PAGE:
Updated May 21, 2021 - 11:22 pm
A group of far-right activists, alleged to have threatened several prominent Republicans, is considering running for leadership of the Clark County Republican Party.
Its members have deep ties to the local chapter of the Proud Boys, classified as a hate group by the Southern Poverty Law Center. The group contemplating election to leadership has planned its movements through an online social media forum soaked in what existing county party leadership deemed antisemitic content while promoting Israel publicly.
They provided deciding votes in the state party’s censure of Nevada Secretary of State Barbara Cegavske, having allegedly swelled the ranks of the state party’s central committee just hours before because she refused to support the false narrative that fraud decided last year’s election.
The party conflict mirrors the national struggle for control of the Republican Party, as strident Donald Trump loyalists — including many who believe the former president’s re-election was stolen in 2020 — try to cast out dissenting voices who oppose extremist views within the party.
Two Republican women in public office told the Review-Journal they’ve been threatened by leaders of the fringe movement, as did the current board of the Clark County party, which is hiring security for a crucial meeting Tuesday.
The group is also deeply connected to an organization known as the “Republican Chamber of Commerce,” which lists a Las Vegas headquarters, charges exorbitant membership fees and features a slightly altered Republican National Committee logo despite not being affiliated with the Republican Party and having no public record of being licensed to operate as a business or political entity within Nevada.
While dozens have been involved, three men — Rudy Clai, Matt Anthony and Paul Laramie — appear to be the primary engines of the movement.
Anthony denied having made any threats or knowledge of the antisemitic content in an interview with the Review-Journal, saying leadership of the Clark County Republican Party is “playing dirty” as it attempts to keep him and other lawfully registered Republicans from participating in party meetings.
Nevada Republican Party Chairman Michael McDonald denied having influenced either the Cegavske censure vote or the upcoming Clark County race, chalking up claims of his support to rumors flung as part of a well-known series of disagreements between the state party and Clark County Chair Dave Sajdak.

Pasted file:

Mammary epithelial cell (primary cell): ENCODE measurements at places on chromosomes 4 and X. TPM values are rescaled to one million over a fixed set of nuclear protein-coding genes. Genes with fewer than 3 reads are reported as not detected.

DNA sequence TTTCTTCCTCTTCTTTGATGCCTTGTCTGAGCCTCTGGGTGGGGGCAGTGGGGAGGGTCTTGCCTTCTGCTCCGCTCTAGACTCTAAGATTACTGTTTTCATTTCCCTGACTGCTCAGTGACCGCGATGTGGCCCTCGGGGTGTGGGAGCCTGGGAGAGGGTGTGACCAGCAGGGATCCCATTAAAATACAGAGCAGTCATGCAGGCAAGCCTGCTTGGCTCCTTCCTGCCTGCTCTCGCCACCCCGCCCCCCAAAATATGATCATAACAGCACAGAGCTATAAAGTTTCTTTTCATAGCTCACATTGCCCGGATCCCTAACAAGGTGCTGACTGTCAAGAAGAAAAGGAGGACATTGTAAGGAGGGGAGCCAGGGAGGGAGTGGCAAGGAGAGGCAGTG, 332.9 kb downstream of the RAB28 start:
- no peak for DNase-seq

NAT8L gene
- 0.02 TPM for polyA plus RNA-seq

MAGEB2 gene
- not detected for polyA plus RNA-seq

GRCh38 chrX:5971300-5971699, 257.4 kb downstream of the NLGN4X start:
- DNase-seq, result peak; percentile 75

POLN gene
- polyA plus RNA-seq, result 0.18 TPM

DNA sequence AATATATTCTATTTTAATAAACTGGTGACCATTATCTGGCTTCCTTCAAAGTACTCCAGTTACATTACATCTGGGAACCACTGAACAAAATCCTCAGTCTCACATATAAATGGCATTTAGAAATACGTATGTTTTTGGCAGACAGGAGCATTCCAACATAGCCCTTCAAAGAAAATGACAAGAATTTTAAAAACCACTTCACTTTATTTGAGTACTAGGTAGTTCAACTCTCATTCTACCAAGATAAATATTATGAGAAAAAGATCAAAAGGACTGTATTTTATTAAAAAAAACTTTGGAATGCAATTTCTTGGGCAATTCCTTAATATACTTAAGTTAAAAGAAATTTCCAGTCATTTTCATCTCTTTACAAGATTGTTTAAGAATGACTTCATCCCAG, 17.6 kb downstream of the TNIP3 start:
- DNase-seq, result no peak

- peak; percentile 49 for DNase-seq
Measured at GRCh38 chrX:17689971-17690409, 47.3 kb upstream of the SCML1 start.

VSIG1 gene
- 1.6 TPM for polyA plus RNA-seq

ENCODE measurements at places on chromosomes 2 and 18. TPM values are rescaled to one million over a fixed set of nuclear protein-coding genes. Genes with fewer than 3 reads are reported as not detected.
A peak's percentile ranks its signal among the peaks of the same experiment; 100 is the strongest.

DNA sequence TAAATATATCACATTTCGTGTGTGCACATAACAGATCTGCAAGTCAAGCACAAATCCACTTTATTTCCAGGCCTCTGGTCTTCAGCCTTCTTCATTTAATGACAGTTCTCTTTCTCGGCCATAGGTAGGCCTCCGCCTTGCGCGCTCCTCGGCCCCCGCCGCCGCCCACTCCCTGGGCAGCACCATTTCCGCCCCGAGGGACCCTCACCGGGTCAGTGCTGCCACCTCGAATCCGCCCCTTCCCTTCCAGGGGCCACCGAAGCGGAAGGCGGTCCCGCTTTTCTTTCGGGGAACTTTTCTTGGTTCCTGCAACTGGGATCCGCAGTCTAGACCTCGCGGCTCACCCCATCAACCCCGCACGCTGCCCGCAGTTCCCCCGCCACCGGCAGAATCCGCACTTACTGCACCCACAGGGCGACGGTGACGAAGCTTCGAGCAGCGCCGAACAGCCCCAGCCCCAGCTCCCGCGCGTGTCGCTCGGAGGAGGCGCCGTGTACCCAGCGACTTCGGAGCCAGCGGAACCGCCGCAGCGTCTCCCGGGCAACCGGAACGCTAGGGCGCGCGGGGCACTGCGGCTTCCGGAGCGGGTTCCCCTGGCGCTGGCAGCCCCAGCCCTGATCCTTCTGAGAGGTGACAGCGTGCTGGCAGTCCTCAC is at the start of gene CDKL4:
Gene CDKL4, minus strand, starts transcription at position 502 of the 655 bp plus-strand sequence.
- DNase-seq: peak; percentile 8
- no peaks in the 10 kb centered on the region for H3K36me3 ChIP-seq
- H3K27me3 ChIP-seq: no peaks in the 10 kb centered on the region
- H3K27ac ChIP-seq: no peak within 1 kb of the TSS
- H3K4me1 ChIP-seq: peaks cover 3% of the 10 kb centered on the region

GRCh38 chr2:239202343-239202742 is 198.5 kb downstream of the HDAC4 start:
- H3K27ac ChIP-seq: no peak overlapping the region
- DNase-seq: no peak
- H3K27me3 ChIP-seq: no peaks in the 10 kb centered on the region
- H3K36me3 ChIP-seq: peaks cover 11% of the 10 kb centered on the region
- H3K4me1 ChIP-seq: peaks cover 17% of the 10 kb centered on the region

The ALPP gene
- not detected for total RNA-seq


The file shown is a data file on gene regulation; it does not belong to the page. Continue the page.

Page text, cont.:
Anthony, Clai and eight other people filed a lawsuit Thursday against both the county and state party central committees, claiming they have been illegally boxed out of Clark County party meetings. Clai and Anthony are the purported chair and vice-chair challengers to a more mainstream slate headed by state Sen. Carrie Buck, whom existing county party leadership is supporting.
“We have the numbers, and they don’t, so they have to play dirty,” Anthony said in an interview Thursday. “It’s that simple.”
Clai gained some notoriety in the past year as the head of Fight for Nevada, one of several committees that failed in qualifying a recall election of Gov. Steve Sisolak.
A biographical website apparently belonging to Clai references mob associations in the Chicago area, where he previously lived.
“Now I use my old-school mobster knowledge and experience and apply it to everyday life — doing good!” it reads.
Another website for “The Know-All Team,” also styled as the “Know It All Team” on the same page, claims Clai worked for the Chicago mayor’s office as an administrative aide, the Illinois secretary of state’s office as an investigator and the Illinois State Republican Party as a campaign coordinator. It also claims Clai has managed and owned restaurants.
An attempt to reach Clai by phone for comment was not successful.
Anthony is also listed as a member of the Know-All team.
Anthony has recently received some local media coverage as one of Las Vegas’ most outspoken Proud Boys. He claims the Las Vegas chapter of the group is nonviolent and does not promote racism or hate.
The Anti-Defamation League describes the Proud Boys as “bearing many of the hallmarks of a gang, and its members have taken part in multiple acts of brutal violence and intimidation.” It notes multiple violent acts by Proud Boys during protests and public events, claiming the group has managed to insert itself into mainstream Republican politics in recent years.
“After several years of forging alliances with members of the Republican political establishment, the Proud Boys have carved out a niche for themselves as both a right-wing fight club and a volunteer security force for the GOP,” the League writes.
The U.S. Department of Justice has charged several Proud Boys with conspiracy and other accusations related to the Jan. 6 riot in the U.S. Capitol.
Anthony, whose given name is Matthew Anthony Yankley, is currently wanted in the state of Michigan for absconding from probation related to a 2012 drug possession charge, according to a Michigan corrections official.
Michigan Department of Corrections spokesman Chris Gautz told the Review-Journal that Anthony was arrested in 2011 after he was pulled over for speeding. Police found 0.7 grams of heroin, two syringes and other paraphernalia and charged him with felony possession.